Do Implicit Attitudes Interfere with Diversity Efforts?

Although many companies recognize the value of a workforce that is diverse and inclusive, and may have intuitive if unexamined ideas about what kinds of variation should be counted in measuring diversity, it isn’t easy to find concise, well-explained discussions of how diversity can be promoted and maintained. In particular, many employers struggle to enhance […]

Insight into Employee Promotions and Resignations from the Analysis of Networks

Companies are naturally interested in predicting which of their employees are likely to resign, and which are candidates for advancement within the organization.   A paper recently distributed by researchers on, titled Promotion and Resignation in Employee Networks, suggests that techniques borrowed from the emerging field of network science offer clues about whether promotion or resignation […]

How Notions of Intelligence Shape Diversity

A study reported in the January 16, 2015 issue of the journal Science explores why certain industries and academic fields struggle to recruit and maintain a diverse workforce.  Although such questions are complex, it appears that disciplines that regard ability as an innate, unteachable talent tend to attract predominantly Caucasian and male candidates, while fields […]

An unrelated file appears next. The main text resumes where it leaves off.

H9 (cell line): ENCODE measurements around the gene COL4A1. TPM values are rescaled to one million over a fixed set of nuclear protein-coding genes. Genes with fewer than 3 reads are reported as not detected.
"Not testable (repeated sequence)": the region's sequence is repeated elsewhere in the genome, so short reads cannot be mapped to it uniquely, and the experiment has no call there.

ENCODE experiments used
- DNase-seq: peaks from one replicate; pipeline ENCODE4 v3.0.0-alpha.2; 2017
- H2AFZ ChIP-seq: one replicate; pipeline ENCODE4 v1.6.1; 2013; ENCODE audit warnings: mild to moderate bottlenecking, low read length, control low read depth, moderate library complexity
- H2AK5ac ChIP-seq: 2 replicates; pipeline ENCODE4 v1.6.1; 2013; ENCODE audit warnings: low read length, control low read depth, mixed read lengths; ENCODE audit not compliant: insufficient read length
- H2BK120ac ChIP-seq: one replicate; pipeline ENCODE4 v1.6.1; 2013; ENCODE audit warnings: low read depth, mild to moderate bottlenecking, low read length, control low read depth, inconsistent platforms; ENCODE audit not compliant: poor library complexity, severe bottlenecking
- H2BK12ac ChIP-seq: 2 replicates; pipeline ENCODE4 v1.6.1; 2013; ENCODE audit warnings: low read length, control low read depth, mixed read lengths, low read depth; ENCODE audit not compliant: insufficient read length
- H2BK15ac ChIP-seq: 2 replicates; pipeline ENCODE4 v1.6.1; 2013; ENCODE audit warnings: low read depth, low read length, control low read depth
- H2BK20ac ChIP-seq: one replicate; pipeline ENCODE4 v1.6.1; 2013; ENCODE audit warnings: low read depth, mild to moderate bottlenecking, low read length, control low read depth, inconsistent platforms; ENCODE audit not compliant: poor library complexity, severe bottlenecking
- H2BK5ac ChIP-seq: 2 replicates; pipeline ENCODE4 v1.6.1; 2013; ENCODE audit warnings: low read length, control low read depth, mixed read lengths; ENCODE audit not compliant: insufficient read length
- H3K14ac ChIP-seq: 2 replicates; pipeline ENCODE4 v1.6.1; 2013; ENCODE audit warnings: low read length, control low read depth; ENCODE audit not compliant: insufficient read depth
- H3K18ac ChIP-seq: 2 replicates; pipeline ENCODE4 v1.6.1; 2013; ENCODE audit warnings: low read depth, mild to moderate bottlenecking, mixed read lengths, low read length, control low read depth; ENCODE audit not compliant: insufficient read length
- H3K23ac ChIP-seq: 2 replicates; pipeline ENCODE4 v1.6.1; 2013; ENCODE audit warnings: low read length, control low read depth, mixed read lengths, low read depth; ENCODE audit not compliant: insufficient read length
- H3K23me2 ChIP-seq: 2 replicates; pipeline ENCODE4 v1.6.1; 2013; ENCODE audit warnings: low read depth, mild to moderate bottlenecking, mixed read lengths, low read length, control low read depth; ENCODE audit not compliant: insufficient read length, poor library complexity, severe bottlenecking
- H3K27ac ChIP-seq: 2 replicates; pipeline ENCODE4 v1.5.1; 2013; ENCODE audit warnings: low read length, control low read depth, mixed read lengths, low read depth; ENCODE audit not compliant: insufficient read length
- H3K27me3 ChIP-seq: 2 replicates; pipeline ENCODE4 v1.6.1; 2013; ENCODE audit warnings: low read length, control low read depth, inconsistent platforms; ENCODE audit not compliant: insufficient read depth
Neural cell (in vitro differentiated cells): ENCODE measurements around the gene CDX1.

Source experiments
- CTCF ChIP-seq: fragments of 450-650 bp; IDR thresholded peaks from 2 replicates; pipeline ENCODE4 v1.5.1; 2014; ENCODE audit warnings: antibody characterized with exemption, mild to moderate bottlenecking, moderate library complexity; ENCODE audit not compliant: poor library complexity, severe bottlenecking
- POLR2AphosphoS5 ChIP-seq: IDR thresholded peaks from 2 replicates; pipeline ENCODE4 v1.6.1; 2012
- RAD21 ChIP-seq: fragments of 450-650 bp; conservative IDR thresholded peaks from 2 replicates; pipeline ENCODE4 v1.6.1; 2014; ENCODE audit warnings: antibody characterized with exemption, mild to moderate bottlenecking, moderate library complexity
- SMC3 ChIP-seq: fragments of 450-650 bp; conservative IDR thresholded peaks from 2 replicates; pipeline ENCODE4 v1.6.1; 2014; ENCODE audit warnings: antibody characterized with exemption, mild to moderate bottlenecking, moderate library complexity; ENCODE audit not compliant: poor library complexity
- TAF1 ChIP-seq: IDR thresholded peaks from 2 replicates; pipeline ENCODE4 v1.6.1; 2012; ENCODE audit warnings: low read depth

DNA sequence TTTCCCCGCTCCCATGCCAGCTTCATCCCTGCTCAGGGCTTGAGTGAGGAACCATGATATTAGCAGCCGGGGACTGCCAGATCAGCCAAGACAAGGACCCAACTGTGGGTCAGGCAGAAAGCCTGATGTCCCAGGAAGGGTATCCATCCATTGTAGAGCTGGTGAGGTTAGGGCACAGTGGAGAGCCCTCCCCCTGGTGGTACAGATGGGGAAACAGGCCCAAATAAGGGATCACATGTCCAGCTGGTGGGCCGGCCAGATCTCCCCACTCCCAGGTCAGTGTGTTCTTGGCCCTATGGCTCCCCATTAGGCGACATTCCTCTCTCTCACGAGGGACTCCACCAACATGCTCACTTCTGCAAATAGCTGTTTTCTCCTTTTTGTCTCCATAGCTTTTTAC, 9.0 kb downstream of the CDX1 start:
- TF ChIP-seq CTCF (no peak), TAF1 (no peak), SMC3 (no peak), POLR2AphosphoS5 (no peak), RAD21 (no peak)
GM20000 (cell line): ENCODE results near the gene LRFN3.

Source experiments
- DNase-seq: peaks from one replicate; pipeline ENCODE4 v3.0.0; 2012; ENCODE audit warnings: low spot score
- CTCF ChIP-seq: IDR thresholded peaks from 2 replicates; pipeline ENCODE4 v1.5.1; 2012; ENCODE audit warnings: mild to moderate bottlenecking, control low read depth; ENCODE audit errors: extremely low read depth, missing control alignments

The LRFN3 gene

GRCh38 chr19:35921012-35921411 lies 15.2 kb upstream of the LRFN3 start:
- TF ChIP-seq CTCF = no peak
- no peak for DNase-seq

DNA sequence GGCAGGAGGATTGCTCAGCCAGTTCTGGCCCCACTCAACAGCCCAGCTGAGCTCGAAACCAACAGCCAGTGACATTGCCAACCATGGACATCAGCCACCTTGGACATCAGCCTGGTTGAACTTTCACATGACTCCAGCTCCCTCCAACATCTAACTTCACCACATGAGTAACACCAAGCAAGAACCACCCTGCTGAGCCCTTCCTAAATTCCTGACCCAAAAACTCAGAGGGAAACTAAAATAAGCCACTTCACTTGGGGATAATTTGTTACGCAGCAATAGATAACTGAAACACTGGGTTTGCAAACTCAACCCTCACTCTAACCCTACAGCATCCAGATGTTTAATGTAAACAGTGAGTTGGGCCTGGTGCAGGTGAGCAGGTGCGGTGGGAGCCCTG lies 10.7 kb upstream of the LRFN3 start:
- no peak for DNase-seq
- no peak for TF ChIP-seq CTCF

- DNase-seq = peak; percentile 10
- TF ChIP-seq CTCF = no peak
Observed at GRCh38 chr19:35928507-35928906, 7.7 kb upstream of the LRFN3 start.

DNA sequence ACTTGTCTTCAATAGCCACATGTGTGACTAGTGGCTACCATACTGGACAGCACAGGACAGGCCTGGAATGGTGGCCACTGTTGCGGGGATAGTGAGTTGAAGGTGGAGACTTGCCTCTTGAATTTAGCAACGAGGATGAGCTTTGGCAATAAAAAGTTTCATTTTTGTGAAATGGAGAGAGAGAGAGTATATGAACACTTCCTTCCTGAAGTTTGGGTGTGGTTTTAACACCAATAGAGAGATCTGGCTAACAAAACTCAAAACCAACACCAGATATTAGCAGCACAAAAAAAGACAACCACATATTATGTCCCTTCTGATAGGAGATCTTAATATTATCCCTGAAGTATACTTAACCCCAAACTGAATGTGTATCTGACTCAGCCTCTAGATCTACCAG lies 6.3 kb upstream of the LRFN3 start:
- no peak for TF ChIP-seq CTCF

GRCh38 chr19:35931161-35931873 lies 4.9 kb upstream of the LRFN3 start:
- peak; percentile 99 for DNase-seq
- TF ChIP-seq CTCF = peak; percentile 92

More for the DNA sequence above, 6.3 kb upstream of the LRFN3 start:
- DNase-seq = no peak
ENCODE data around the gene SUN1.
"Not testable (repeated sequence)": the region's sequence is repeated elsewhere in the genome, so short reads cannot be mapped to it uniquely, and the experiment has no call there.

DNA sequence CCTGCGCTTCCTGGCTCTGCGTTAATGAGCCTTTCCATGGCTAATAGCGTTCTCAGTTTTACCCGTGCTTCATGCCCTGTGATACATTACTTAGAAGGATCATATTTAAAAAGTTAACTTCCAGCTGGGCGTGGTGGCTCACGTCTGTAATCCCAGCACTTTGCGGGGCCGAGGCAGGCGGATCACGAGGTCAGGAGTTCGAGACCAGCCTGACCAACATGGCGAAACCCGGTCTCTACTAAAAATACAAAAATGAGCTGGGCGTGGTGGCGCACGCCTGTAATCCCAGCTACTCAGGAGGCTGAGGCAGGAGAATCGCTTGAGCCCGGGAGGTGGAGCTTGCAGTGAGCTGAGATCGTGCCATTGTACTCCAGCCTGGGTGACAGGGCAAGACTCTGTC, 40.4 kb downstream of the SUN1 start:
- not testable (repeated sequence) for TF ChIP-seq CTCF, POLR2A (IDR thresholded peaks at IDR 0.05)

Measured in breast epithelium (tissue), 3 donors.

The Effect of a Conversation on Political Views

The stereotypical corporate anti-discrimination policy prevents managers and staff from doing or saying anything that would hint at the existence of race, sex, age, religion, or any other protected categories in the workplace, and discourages discussion of such sensitive issues.  Such restrictions are never codified explicitly in the text of these policies, but many people […]

Lessons for Investigators from Studies of Judicial Decisions

I sometimes train company managers how to investigate claims of discrimination or harassment.  The most thoughtful students, especially if they’ve had some prior experience conducting investigations, eventually present this concern:  What if both sides seem to be telling the truth?  How can I know which way I should decide?  How can I make sure I […]

Implicit Bias

Implicit association, or implicit bias, is best explained through analogy. Suppose I handed you a deck of standard playing cards, and asked you to quickly sort the cards by suit, with hearts and diamonds in one pile and clubs and spades in another. Readers who easily distinguish red from black would find this easy, and […]

Assessing and Promoting Honesty in a Workforce

A study reported in the December 4, 2014 issue of the journal Nature offers an interesting framework for discussing honesty in an employment context.  Although I disagree with the researchers about their methods and inferences, I still think their study reveals something interesting about human behavior; I also agree that further investigation is needed in […]

How Research Into Moral Thinking May Affect Management Strategies

A study on people’s moral perceptions in daily life that was reported last fall in the journal Science may bring a fresh perspective to workplace ethics.  As illustrated by the study, people sometimes emphasize very different sets of moral concepts when assessing a situation, and in a way that seems to correlate with their political […]

Responsibility and Engagement as Possible Remedies for Workplace Problems

In a series of studies summarized in the July 4, 2014 issue of the journal Science, participants were subjected to electric shocks; afterwards, they agreed that they would be willing to pay money not to be shocked again.  They were then placed in isolation, awake, for 15 minutes, without cell phones, writing instruments, or other […]